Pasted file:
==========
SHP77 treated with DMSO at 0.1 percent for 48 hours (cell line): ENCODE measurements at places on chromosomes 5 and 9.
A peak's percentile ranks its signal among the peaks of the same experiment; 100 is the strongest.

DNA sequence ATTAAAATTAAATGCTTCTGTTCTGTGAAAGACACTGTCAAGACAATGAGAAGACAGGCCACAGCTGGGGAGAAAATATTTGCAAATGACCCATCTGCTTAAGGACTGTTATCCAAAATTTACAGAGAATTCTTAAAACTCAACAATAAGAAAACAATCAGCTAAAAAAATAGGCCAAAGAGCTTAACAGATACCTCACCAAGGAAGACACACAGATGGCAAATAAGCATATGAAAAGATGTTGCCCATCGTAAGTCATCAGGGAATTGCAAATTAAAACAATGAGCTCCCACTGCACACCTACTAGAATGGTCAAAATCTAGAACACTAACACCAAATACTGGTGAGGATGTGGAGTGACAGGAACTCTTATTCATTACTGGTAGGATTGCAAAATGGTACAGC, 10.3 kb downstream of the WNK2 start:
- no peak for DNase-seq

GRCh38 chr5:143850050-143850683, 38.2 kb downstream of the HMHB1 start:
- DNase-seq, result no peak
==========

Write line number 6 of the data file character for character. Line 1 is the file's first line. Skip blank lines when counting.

- DNase-seq, result no peak